Tag Archives: Xinhua

China Picks Up The Half A Percentage Point Of GDP Growth Its Finance Minister Dropped

Xinhua has added half a percentage point to the 7% GDP growth for the year finance minister Lou Jiwei talked of at a Washington press conference on Friday after the U.S.-China Strategic & Economic Dialogue. “There is no doubt that China can achieve this year’s growth target of 7.5%,” the state news agency now reports the minister as having said.

This Bystander can forgive anyone a slip of the tongue. Nor is Lou the first politician to need the services of a clean-up crew. As we noted yesterday 7% is the annual GDP growth target in the current five-year plan, even if 7.5% is the official target for this year. Half a percentage point either way on the GDP growth number does nothing to alter the trickiness of the balancing act the leadership has to pull off in lowering long-term growth expectations for China while making the necessary structural fixes to the economy to prevent years of hyper-rapid credit expansion and of the shadow banking system from bringing growth to a halt with a hard crash.


Filed under Economy, Media

Seek And Ye Shall Not Find

Xinhua English Service, Most Searched Terms, 22 Mar 2012

This Bystander was amused to see the most searched-for terms on Xinhua’s English-language service today (screen-grab above). Clicking on the names of the three individuals listed yields no information more recent than a week old. We can only assume that nothing of interest has happened to them since.

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Two Tips Of Our Titfer

Every writer, we assume, reads a piece now and then that makes them say, that was exactly what I was trying to say but this piece says it so much more concisely and elegantly. This Bystander came across just such a piece today, by the FT’s Philip Stephens on why China’s assertiveness is driving its neighbors towards the U.S. It is not just that he agrees with our long-standing analysis, it is the way he says it.

Damn you, Philip Stephens, as the American satirist John Stewart might say. Which leads to our second tip of the titfer, to ChinaDailyShow.com, a Sino-centric hybrid spoof of Stewart’s mock news program and the unrelated American satirical newspaper, The Onion. It might seem that Xinhua and the China Daily are beyond spoofing, but ChinaDailyShow.com manages it. Japan halts porn exports to China over Diaoyu controversy. China’s top political advisory body holds seminar on improving its function. Only one of those is fake. And, admit it, you had to think twice before cheating by mousing over the links.

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China’s World Service, An Al-Jazeera Of Its Own

Modeling a proposed 24-hour cable news channel on Al-Jazeera is bound to be taken the wrong way in the U.S. and set false expectations elsewhere. But that is the model that Beijing reportedly has at the heart of a 45 billion yuan ($6.6 billion) investment in its three main state media, Xinhua, CCTV and the People’s Daily, expanding their services to give China a global media voice commensurate with its emerging superpower status.

Beyond the 24-hour cable channel, CCTV will add Arabic and Russian language services to the Mandarin, English, French and Spanish ones it already has, and from May the People’s Daily will publish an English-language version of its tabloid Global Times.

The expansion comes when Western commercial media are scaling down their own international coverage so there is a vacuum to fill. Beijing’s plan calls for more reporters, more bureaux and more outlets, but not necessarily more freedom to report. China’s press has increasingly been feeling if only occasionally pressing the edges of the envelope within which it operates, but three organziations getting the money are still state-run media in a country where propaganda is a term, as Variety puts it, “used without negative connotations”.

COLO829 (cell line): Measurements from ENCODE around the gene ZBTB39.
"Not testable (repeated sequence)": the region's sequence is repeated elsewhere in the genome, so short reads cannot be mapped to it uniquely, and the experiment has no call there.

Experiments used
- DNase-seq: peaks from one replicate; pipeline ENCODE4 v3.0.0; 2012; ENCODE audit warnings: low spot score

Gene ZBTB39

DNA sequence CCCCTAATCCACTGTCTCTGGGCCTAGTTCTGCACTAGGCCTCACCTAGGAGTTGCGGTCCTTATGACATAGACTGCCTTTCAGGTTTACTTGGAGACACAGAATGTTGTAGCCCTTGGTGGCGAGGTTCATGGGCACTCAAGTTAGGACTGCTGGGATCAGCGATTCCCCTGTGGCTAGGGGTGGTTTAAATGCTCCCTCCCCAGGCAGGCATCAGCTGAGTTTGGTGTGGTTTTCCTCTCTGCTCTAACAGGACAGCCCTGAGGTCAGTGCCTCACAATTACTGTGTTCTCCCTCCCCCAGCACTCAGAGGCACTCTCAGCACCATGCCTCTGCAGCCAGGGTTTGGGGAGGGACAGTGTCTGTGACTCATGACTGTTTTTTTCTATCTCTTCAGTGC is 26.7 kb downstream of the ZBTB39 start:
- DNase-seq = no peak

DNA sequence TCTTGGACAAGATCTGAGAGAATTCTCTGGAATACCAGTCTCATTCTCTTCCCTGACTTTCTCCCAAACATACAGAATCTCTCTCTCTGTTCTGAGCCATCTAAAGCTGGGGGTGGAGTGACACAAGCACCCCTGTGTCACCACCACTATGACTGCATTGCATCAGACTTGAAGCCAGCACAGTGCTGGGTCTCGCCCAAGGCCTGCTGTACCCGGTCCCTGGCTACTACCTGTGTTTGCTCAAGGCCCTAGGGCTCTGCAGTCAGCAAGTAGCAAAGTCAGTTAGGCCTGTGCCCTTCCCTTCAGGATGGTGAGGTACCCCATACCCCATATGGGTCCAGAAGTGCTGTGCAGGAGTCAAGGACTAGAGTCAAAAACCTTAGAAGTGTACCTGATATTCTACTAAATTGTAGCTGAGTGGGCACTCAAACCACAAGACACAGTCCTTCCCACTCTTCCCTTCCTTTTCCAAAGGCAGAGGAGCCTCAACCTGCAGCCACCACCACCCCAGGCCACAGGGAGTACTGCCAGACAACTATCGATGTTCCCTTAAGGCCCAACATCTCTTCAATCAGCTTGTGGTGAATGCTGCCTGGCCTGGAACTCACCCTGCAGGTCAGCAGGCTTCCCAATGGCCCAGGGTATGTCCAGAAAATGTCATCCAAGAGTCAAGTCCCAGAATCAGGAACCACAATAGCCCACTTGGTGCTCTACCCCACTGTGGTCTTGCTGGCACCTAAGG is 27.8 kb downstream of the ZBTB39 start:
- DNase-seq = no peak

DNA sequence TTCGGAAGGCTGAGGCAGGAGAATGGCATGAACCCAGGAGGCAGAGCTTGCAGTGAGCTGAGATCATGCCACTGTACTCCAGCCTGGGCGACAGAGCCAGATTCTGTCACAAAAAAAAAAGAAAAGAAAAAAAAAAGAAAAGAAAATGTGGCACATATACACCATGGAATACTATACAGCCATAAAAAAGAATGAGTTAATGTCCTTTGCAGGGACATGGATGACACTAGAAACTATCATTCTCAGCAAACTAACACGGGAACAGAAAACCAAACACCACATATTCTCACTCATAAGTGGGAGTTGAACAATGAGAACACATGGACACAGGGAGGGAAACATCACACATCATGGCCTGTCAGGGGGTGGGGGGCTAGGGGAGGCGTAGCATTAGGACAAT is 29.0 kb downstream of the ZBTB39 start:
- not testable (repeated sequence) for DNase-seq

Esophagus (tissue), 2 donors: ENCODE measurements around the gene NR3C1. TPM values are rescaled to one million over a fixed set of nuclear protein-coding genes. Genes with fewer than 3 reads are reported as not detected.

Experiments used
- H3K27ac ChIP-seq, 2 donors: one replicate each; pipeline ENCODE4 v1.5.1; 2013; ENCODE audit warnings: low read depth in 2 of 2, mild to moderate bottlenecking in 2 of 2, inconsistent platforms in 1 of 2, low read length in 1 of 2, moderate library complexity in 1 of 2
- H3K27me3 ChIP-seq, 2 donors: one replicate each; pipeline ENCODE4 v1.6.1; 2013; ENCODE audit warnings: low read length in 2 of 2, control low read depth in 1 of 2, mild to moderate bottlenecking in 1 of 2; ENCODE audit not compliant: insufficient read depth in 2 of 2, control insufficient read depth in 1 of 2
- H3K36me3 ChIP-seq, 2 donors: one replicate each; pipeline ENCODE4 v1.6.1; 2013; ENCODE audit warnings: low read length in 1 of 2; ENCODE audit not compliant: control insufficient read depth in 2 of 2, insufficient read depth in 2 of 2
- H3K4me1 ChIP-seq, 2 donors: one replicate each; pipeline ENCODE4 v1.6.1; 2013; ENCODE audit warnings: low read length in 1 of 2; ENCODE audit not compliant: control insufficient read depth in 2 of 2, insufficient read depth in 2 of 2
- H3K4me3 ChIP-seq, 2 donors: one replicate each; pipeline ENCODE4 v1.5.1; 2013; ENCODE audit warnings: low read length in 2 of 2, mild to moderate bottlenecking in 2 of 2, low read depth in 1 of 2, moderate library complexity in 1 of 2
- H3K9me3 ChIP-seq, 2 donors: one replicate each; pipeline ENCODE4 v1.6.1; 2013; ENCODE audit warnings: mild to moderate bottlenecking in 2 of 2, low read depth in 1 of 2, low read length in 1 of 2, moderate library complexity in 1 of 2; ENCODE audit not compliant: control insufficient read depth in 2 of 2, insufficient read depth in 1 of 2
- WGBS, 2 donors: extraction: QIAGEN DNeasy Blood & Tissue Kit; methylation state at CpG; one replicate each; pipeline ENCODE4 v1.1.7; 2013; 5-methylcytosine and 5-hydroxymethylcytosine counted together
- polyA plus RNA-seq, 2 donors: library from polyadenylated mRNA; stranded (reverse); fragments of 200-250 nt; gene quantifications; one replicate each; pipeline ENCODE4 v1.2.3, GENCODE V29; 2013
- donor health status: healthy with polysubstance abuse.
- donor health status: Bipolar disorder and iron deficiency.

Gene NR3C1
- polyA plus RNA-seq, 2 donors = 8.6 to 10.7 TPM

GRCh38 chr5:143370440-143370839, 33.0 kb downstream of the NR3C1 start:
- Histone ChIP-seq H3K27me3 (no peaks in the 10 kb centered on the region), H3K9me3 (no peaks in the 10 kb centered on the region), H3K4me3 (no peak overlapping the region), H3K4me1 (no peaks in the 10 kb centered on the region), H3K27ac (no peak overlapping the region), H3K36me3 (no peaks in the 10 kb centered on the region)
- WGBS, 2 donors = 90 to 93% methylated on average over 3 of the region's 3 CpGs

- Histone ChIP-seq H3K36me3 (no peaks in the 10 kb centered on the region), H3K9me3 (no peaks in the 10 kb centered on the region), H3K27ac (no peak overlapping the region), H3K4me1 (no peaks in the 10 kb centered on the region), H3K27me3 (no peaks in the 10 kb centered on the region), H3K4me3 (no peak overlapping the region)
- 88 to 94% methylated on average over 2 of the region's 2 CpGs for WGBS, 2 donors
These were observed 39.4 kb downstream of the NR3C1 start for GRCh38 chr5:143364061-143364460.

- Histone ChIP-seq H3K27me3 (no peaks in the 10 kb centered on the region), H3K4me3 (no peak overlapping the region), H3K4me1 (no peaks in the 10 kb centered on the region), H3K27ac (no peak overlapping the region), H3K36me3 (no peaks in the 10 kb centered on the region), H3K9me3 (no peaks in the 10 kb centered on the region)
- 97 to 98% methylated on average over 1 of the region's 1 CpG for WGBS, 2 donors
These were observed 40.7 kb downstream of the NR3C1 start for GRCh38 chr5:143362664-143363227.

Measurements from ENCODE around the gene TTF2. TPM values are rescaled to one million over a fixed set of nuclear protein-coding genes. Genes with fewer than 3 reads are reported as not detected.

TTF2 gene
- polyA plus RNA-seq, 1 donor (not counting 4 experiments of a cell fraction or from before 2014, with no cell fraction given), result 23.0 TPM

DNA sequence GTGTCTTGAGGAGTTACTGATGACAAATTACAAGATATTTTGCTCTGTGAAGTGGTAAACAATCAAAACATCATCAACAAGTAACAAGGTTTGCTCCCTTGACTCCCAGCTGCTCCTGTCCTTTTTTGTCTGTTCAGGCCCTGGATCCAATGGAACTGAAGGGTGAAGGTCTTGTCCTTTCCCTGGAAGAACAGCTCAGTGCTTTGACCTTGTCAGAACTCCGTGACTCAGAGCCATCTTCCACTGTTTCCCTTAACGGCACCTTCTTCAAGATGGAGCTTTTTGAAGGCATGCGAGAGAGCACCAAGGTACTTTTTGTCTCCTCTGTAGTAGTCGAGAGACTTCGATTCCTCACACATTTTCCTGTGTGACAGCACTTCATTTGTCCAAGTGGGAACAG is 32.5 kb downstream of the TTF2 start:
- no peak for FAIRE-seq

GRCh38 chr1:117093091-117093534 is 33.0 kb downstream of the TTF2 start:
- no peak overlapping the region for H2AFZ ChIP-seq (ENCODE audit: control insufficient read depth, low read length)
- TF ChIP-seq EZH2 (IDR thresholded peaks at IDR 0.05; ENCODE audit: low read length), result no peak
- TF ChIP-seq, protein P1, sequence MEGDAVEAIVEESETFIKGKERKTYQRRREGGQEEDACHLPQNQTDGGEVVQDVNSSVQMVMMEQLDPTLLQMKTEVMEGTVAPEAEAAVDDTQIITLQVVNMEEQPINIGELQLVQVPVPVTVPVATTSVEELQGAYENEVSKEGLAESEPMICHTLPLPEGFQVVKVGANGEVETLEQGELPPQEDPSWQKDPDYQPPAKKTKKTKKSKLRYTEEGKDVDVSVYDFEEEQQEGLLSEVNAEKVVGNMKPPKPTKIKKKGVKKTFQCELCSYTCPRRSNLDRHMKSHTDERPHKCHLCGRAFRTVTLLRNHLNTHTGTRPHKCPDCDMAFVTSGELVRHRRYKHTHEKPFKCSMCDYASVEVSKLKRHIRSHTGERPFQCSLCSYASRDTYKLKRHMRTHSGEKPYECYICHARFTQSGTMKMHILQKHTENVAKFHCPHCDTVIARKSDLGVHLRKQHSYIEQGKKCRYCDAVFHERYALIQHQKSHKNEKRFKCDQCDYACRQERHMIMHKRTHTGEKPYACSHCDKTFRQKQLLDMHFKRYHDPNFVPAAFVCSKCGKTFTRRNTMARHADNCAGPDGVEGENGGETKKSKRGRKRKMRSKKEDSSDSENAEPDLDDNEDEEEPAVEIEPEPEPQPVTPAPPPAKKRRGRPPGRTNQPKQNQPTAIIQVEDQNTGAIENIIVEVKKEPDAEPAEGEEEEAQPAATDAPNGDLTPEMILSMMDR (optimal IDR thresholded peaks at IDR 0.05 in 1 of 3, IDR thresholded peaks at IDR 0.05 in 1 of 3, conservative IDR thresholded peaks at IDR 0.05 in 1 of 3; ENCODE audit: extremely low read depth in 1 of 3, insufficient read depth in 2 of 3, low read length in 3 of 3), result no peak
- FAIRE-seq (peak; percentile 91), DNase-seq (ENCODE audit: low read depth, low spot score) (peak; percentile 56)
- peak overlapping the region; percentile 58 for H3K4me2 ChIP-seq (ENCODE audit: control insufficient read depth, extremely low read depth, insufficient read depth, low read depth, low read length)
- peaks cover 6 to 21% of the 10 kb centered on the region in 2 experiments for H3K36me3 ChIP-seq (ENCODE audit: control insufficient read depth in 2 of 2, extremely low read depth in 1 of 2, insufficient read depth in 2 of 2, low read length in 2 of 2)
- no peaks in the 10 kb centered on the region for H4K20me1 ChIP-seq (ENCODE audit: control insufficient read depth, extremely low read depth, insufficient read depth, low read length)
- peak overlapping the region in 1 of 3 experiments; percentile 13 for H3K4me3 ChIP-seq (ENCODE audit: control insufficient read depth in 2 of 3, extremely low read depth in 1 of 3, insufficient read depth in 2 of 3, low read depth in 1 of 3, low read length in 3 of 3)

The primary task, though, is to present China to the world, not the other way round. The melamine tainted milk and other recent food and product safety scandals have shown Beijing that it needs to do more in that regard, and is a further sign of the country’s confidence in stepping out into the world on its own terms.

And those terms must be true, because we’ll have seen them on TV.

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The Fictitious Economy

Not to poke fun at a touch of underpolishing by Xinhua‘s editors, but this Bystander is wryly amused by the state news agency’s English language report of Prime Minister Wen Jiabao’s press conference following the Asia-Europe summit:

“Lessons should be learned from the financial crisis, and the responsibilities should be clarified for governments, companies and supervision, respectively,” said Wen. He emphasized that the development of the fictitious economy should be balanced with the real economy, so as to prevent the problem of the fictitious economy from affecting the real economy.

Many a true word….


Filed under Media

Xinhua Spaces Out

Xinhua’s web site ran a detailed report Thursday on the successful launch of the Shenzhou 7 space mission,  including snatches of dialogue between the astronauts. Only problem was the story was posted hours before lift off. An Associated Press report on the snafu. And another on the actual successful launch is here.


Filed under Media, Space

Fact Checking Two Views Of Tibet

Xinhua annotates screen shots from Western TV and websites to show up reporting errors in their coverage of Tibet.

This follows Sunday’s apology by German TV station RTL for using a picture of Tibetan protestors in Katmandu in a report on the recent disturbances in Lhasa.

More Xinhua excoriation of the CNN, BBC and the Berliner Morgenpost here.

Pick at the little errors to unravel the greater truth.

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